Tuesday, September 15, 2009
free to be three
Well, the birthday was a success. We had the party early because her grandparents were in town, and organizing the party left me a little torn. Last year we invited everyone--neighbors, friends, Mitch's collegues with kids her age--and it was a big fun cookout with hotdogs and baked beans and watermelon and beer and cake. This year I was considering the same thing, but when I asked her if she wanted lots of people here or only a small group, she said small. Then she said the same thing when I asked her again the next day. And the next. She gave me a list of four friends of hers that she wanted here and she stuck to it. I suggested the kids of some of our favorite people, people I would want for my own sake to have at the party, and she said no. So asked again (children are fickle, right?), and again no. She really knew her mind. I considered ignoring her and planning the party I wanted for her--I mean, she is only three, but then it was her birthday. So little it was.
I try to let her be herself. I try to let her have her own opinions. Mitch lets her be herself so much that whenever he dresses her he insists she pick out her own clothes. I can't let go of control that much yet. She has some mighty cute outfits that I don't want to go unworn, for one thing, and I do have to look at what she's wearing all day.
So in the spirit of letting her be herself: night before last she asked to have her hair cut. Her hair that's never even been trimmed, her baby hair hanging now long down her back. She'd asked a few days before and I said that we'd see how she felt in a day or two to be sure it was what she wanted. In the morning it was still what she wanted. And the next day. So Monday night when she asked again I said, "You sure?" and she said, "Yup! I want it too look like Sophia's." Sophia is her favorite friend and has a little bob and bangs. I said, "You want me to cut it right now?" She brightened up and said, "Yes I do!" I felt a pang. "Your long hair is so pretty!" I said. "You might not be able to wear it in braids anymore, and I love your braids." From the next room Mitch called out, "You can do whatever you want, Frances." Sigh.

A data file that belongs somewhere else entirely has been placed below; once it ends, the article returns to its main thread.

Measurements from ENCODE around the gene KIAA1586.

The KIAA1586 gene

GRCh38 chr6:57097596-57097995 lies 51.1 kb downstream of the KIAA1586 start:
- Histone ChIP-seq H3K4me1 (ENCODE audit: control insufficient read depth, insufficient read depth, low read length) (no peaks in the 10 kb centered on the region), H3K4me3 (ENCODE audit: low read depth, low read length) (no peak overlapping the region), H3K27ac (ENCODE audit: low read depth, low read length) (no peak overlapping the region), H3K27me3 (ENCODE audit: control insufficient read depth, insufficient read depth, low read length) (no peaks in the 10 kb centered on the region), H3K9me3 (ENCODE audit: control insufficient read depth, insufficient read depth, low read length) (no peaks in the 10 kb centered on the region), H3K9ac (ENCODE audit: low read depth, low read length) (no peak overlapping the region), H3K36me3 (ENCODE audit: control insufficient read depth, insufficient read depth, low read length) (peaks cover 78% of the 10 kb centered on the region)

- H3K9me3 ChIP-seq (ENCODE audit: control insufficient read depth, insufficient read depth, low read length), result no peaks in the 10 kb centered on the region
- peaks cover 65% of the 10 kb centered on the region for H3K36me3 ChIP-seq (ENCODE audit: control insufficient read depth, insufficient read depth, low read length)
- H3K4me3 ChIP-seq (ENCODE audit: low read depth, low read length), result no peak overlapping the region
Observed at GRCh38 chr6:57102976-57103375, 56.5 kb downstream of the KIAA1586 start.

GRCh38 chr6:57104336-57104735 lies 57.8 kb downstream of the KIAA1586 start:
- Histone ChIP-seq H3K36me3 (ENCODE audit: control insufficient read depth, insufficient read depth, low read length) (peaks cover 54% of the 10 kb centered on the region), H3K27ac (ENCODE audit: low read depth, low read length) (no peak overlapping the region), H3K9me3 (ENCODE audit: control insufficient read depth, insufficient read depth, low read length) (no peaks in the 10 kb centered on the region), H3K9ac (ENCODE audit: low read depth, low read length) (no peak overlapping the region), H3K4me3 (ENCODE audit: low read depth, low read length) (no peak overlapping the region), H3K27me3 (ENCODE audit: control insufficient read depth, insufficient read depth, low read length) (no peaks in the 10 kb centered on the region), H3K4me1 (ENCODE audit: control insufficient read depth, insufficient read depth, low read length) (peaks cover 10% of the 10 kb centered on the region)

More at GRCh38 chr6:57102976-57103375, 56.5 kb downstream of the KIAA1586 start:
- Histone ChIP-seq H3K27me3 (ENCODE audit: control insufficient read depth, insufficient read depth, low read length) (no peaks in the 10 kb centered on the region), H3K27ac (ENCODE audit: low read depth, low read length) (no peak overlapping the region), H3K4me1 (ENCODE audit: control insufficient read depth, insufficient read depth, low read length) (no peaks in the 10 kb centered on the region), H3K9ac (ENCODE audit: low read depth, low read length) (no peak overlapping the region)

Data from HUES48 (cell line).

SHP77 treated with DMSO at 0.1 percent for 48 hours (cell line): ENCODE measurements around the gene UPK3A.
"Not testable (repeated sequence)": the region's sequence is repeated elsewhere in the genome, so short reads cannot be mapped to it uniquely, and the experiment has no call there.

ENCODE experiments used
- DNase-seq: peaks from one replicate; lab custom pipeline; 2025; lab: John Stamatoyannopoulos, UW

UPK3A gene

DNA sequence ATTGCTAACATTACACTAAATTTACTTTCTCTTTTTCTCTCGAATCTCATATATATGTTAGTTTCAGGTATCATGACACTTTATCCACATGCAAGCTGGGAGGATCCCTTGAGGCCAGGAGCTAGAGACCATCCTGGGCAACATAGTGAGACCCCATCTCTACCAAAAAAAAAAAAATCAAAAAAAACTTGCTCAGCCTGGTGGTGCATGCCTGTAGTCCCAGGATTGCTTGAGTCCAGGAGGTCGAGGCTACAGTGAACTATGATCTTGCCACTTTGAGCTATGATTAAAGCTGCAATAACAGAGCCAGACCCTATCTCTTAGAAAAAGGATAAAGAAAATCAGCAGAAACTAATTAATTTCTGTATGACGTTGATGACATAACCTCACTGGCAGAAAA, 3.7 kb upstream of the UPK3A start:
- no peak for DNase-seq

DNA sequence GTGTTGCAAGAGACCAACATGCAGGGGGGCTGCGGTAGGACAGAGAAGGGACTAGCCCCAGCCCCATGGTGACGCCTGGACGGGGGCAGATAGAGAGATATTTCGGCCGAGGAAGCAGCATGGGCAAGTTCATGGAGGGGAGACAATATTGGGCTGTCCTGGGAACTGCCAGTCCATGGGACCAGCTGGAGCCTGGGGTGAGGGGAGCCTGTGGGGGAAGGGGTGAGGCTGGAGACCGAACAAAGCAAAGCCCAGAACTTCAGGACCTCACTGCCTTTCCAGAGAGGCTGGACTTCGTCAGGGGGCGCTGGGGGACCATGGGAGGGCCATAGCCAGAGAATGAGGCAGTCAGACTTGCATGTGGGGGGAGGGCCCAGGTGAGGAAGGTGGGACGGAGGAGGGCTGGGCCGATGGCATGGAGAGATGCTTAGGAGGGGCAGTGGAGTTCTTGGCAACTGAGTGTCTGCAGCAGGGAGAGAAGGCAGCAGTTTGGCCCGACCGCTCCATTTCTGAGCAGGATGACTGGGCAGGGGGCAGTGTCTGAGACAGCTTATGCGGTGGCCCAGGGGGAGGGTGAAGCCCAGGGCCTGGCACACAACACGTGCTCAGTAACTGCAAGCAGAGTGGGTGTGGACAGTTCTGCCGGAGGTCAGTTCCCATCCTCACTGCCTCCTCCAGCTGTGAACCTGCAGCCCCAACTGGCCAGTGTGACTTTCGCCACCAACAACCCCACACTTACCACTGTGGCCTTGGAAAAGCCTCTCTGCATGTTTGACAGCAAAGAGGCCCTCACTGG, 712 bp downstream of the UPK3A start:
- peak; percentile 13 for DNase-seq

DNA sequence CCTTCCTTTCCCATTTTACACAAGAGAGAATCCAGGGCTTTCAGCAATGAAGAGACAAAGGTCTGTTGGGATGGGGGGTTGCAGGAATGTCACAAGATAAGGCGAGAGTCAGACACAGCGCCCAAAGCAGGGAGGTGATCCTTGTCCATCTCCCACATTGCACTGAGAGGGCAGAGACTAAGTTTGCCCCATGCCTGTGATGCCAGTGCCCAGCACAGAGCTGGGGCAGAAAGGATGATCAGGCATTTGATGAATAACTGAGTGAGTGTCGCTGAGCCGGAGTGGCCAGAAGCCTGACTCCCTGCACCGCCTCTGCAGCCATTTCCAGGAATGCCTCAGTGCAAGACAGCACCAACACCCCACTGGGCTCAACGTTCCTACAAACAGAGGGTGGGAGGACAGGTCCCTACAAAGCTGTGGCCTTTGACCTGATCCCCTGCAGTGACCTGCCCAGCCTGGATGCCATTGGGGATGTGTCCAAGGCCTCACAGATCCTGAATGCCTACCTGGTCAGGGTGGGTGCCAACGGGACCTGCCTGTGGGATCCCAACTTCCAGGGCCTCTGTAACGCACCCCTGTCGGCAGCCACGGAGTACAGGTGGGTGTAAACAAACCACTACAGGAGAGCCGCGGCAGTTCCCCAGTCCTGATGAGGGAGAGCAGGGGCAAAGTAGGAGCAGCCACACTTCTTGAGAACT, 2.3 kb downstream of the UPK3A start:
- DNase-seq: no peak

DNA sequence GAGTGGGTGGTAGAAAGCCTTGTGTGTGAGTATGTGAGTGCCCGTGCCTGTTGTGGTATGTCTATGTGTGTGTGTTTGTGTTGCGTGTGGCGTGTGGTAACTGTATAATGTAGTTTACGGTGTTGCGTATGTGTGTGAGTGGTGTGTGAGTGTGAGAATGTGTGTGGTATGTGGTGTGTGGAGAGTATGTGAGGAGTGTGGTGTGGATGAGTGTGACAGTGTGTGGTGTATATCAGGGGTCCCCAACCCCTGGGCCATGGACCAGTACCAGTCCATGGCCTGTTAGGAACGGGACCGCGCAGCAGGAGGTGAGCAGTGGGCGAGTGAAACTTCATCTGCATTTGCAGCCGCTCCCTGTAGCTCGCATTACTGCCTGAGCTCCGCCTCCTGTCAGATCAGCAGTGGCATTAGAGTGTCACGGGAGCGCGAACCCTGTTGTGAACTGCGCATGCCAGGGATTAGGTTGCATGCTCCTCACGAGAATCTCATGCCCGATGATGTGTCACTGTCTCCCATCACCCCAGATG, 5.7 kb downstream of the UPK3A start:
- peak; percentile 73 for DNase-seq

But I do want her to be herself. Theoretically. She wants to be someone else, like Sophia or one of the girls on Barney. "Just like Sophia's," she said. So I sat her up on a stool, got the sissors and a comb, and I cut her hair. Short little 1950s bangs, the rest up to her shoulders, which is still pretty long. "Does it look like Sophia's?" she asked. "It looks a little like Sophia's," I said. "The bangs are shorter, but they will grow." I saw a stray hair I'd missed and asked her to sit still again and she said, "Does it look like Sophia's now?" She insisted we call her Sophia for the rest of the night. Later she asked again if it looked like Sophia's and I said, "It will never look just like Sophia's, honey, because Sophia has wavy hair." "I have wavy hair," she said. "No, your hair is straight," I told her. "I have wavy hair and curly hair," she said. "No, it really is straight, Frances," I said. "Sophia!" she said. I said, "Right. I forgot. Sophia. You have straight hair, Sophia."